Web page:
Improv Diaries – Let’s Get Physical with Carrots, Kangeroo’s and Bubblewrap [Case Study: Nigel Havers and Denis Lawson]

This week in rehearsals we were all about getting ‘physical’ and really getting used to using the stage more and focussing on our character work. JBB was in charge of leading the lesson this week and I can honestly say it was SO much fun and made my rubbish week a hell of a lot better.

To start off the lesson we did a lot of different warm ups to get us in the mood to be moving around a lot.  The first game we played we had to find a spot where you can see each everyone and with a sign one person walks and when they stop only one can continue. It is a good game to get you in the mood to be in each other’s space and feel comfortable around everyone.

The next warm up was to really get the body warmed up and sort of like the nursery rhyme head shoulder knees and toes. We defined 4 gestures, and each of them got a number. For example:

  • One: touch your forehead with your hands
  • Two: touch your shoulders with both hands
  • Three: touch your hips with both hands
  • Touch one foot with one hand (lift your foot)

You then have to do these in different orders and then at different speeds. The next warm up was all about chasing! Two players chase each other about the room. The player that is being chased mimes obstacles for the other, who then has to overcome these obstacles. This was a fun game to play to see how people reacted to both sides.

I am never a fan of being blindfolded in improv but here we are, it always seems to happen at some point or other. One player becomes a sculpture, standing still, while his partner closes her eyes. She needs to explore the statue, with her eyes closed, and then tries to become the same statue. It weirdly worked really, really well and each shape was identical.

We then did a round of two person scenes to get into the world of an improv mindset. To make the Who, What, Where scenes more physical we had to pretend that we were walking into the scene with the floor being sticky with something and react to the texture to create a scene. So things such as honey, tar, cement etc. It was really fun and also interesting to see just how much physicality can be brought by someone if they think in the mindset that they are walking in different elements.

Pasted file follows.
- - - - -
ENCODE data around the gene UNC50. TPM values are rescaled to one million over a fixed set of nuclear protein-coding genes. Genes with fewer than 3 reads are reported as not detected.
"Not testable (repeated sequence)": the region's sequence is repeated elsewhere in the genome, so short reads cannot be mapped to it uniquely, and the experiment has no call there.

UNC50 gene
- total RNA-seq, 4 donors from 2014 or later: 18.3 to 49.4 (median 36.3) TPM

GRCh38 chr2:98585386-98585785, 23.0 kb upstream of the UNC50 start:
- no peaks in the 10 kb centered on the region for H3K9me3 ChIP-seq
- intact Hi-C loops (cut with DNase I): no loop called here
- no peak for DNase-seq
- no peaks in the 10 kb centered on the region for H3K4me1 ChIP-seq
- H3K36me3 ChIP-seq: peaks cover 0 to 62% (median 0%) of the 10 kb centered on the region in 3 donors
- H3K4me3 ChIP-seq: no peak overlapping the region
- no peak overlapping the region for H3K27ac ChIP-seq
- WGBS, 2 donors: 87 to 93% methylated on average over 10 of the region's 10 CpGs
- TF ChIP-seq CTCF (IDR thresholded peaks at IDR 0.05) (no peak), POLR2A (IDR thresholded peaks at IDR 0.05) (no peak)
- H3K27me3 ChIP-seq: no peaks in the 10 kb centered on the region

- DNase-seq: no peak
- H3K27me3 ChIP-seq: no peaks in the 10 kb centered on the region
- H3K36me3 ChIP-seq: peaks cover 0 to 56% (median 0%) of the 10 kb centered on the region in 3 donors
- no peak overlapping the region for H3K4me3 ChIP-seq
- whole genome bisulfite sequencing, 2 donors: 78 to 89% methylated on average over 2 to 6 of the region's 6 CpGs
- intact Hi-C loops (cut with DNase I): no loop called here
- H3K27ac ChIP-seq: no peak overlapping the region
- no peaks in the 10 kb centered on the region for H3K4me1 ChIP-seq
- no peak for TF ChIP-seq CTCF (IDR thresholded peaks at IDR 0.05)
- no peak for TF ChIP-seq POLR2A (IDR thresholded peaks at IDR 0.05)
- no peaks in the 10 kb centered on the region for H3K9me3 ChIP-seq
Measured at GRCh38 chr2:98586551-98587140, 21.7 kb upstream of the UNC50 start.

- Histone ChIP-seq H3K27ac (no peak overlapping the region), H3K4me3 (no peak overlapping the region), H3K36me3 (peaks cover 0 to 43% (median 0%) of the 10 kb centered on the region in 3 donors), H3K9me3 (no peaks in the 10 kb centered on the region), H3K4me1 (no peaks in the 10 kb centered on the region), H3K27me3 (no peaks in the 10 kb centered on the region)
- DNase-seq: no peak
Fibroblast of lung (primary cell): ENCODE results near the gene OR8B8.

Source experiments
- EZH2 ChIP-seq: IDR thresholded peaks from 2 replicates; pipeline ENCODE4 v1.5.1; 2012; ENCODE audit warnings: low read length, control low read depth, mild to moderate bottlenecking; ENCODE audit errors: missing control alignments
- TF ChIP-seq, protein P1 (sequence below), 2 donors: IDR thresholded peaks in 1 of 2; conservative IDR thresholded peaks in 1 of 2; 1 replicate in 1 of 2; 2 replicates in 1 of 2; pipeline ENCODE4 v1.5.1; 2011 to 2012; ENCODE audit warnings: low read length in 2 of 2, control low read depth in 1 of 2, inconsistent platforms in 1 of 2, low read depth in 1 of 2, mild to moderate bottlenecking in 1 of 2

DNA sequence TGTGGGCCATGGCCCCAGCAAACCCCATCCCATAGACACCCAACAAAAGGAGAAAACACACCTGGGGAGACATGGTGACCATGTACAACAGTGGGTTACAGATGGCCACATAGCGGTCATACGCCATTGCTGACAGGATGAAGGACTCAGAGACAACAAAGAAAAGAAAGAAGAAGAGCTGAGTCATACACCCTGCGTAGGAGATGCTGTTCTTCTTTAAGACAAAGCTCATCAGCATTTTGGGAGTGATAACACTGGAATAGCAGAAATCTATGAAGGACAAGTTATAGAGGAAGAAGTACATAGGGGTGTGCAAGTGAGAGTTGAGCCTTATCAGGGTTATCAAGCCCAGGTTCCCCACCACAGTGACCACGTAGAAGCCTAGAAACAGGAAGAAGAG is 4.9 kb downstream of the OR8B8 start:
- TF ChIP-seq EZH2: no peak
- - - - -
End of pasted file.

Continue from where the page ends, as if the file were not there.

The next game that we played was an excellent exercise for building environments and object work. There is on player the stage and they are put into a random location by the audience / other improvisers. They then start miming out movements that  somehow defines (broadly) a location. . The other players then become the other objects in the environment. The player who started the scene then has to guess what object everyone was meant to be.

After doing some really interesting and thought provoking warm ups we then went on to play a few games. In the first game we played, players are is only allowed to speak if one player touches the other. The person who makes the touch is allowed to speak. It was again a really interesting concept and it worked really well and also i suppose failed – as we found a lot of issues with this game but it was good to have that insight.

The next game that we played was all about creating a world and then letting people inside of it. Two players start a scene and build up the objects in that world around them. Then when they have spent around 30 seconds / 1 minute building and creating a world two other players come in and make a scene in that world. The original players mime everything so it is for the new players to guess what the objects are in the scene.

The last game that we played that sort of brought everything together was a game where each person in the scene could only say one word the entire time. This meant that object work, physicality and even emotion were important to convey a scene and to make something good.

It was a really interesting week and I feel that I have learnt a lot of stuff and feel that it was a really fun lesson.

Case Study: Nigel Havers and Denis Lawson 

This week is a very random case study but I came across something and I felt that it was really relevant to this weeks lesson. I was watching Good Morning Britain and both Nigel Havers and Denis Lawson were on the show to promote their theatre production they are touring called Art, which is about three friends who fall out when one buys a painting

I feel like I am currently surrounded by Nigel Havers at the moment because I am also reading Jack Whitehall’s book and he is the Godfather of the comedian. It did not click right away and then I realised who he was after a few minutes.

In their interview they were discussing the opening of the show where Nigel and Denis are looking at a painting and the audience laugh at the silence and then one of them says the word ‘expensive’ whilst the other one is trying to find something to say.

I found that this was a really interesting  conversation because yet again one word and silence creates humour in comedy. This is one of the key things that we learnt this week – it doesn’t matter what you say it is all about the silence and the physical and the world you build that creates the humour and not necessarily the words that you say.

The one thing that we did learn from this week was that even when you can only say one word in a scene it can create a lot of humour and sometimes one word it all you really need!

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